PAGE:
The volume of healthcare business conducted through retail outlets is set to double during 2023. Retailers like Walmart, Amazon, and CVS are increasingly offering healthcare services including blood tests, vaccinations, and medical check-ups that have traditionally been delivered by hospitals, clinics, or doctors’ practices. Aided by the onset of the COVID-19 pandemic, the trend toward retail healthcare will become more prominent as global economic conditions lead to squeezed budgets at traditional frontline primary care facilities. Leveraging consumer expectations of a streamlined customer experience will assist retail healthcare providers in creating services that patients will find more convenient and better value than traditional primary care delivery.
A new model with an array of services
This new reality created a model that can focus more on patients and offer lower costs, reduced wait times, more time with a provider, and greater convenience, due to centralized, personalized care. In the aftermath of the COVID-19 pandemic, the retail industry recognized the need for more patient-centric, non-emergency care when hospitals and traditional healthcare facilities were overburdened with those who had contracted the virus. Lockdowns and staff reductions created a backlog in non-emergency cases, with no easy availability for patients. The pandemic also brought about a revolution in the healthcare space as more non-emergency medical needs or patient issues that did not require deep intervention could now be treated at retail outlets.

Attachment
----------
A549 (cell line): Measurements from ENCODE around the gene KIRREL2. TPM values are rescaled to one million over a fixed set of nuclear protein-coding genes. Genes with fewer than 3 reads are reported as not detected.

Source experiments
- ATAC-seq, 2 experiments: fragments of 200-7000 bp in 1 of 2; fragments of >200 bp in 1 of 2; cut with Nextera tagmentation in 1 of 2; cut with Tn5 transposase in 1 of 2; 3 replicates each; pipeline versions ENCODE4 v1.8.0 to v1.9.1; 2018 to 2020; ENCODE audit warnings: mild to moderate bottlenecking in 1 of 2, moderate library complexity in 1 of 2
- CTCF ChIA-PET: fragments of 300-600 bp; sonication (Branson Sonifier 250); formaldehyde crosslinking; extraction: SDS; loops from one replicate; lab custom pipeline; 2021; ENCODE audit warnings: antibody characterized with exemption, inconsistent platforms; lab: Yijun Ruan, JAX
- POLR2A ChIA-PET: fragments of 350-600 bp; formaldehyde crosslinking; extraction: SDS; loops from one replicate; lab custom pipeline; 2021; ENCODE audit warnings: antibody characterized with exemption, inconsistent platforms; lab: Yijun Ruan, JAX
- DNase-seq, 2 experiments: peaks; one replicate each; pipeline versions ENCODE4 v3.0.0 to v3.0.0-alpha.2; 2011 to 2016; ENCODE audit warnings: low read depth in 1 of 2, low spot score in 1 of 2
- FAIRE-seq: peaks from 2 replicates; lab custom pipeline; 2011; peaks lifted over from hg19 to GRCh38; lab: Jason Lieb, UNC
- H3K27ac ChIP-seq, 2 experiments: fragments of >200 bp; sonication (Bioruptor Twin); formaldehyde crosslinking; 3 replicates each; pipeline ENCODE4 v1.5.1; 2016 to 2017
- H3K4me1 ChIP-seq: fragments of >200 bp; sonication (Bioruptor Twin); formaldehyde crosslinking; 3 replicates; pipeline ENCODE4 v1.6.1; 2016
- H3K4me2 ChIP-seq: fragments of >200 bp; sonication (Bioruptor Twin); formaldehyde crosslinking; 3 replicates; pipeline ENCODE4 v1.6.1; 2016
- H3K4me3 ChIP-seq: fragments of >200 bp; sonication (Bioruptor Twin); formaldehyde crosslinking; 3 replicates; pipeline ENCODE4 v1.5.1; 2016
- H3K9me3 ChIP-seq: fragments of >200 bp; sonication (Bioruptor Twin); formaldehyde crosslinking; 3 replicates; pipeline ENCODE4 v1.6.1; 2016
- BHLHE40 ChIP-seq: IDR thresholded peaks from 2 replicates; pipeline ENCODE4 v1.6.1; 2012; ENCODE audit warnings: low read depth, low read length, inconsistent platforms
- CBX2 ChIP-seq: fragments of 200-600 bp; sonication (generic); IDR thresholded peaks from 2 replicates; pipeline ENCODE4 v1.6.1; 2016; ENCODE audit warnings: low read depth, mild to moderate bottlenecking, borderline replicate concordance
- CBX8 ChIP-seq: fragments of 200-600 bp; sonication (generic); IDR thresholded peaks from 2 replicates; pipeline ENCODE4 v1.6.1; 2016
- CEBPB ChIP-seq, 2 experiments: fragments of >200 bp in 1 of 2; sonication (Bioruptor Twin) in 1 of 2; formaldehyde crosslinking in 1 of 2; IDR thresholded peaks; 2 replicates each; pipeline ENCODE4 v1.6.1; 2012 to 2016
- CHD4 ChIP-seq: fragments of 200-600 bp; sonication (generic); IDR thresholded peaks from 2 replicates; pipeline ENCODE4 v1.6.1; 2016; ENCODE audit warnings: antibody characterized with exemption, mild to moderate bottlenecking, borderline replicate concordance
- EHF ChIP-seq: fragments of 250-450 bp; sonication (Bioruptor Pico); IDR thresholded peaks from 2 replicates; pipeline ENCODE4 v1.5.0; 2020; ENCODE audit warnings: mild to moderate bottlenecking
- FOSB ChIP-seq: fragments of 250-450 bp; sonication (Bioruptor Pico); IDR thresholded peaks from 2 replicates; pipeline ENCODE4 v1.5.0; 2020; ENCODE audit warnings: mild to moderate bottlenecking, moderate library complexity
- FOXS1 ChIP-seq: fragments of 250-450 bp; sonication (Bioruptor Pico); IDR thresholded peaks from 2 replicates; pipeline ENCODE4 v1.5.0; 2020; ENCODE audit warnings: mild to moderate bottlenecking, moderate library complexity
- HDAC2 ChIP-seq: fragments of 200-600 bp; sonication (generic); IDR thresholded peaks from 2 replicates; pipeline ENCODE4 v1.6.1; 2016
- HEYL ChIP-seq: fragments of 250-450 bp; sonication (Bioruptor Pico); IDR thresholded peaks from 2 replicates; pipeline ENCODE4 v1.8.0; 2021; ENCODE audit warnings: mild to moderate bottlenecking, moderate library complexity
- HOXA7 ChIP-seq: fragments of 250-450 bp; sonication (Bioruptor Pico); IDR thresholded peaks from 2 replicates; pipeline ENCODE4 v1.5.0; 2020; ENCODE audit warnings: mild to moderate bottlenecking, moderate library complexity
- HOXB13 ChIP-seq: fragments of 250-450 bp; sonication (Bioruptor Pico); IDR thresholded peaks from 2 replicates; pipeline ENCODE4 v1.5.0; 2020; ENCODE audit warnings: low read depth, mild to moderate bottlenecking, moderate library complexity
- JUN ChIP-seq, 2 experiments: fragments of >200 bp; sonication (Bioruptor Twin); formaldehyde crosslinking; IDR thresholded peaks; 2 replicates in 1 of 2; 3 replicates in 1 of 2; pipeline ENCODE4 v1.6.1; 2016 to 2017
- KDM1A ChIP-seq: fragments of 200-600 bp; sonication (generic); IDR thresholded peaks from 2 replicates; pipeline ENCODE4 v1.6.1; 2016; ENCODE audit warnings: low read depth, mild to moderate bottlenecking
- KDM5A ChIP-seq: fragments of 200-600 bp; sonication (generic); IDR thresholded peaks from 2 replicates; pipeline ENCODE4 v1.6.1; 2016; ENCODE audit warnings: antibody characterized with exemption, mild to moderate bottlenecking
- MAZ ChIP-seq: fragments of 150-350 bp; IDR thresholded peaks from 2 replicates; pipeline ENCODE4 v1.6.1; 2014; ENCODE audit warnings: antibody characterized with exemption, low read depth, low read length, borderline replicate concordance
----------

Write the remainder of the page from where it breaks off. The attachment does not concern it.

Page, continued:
Prior to this new model, more people visited an emergency room, healthcare provider, or private clinic, sometimes multiple times, for even non-emergent needs, thereby driving up medication and insurance costs. A retail-centric model, however, can reduce medical costs because it is primarily driven by retailers, rather than by insurance companies. Retail healthcare outlets can lighten the burden on hospitals and clinics by addressing medical issues that do not require very specific interventions. These conditions include intestinal infections, minor scrapes and cuts, and basic vaccines (flu, COVID, shingles, pneumonia, etc.). On-site pharmacists can address many patient medical concerns and questions. This model expands on the CVS Minute Clinic, which offers both in-person and online care, along with either online appointment scheduling or walk-in availability.
CVS was one of the first adopters of the retail healthcare model and committed to investing in the integration of retail and healthcare providers, acquiring Aetna in 2018, and investing $100 million in Carbon Health’s expansion in January this year. Walgreens also jumped on this bandwagon in 2021, when it invested over $5 billion to partner with VillageMD. CVS has taken this model one step further by investing in the metaverse.
Augmented reality enters retail healthcare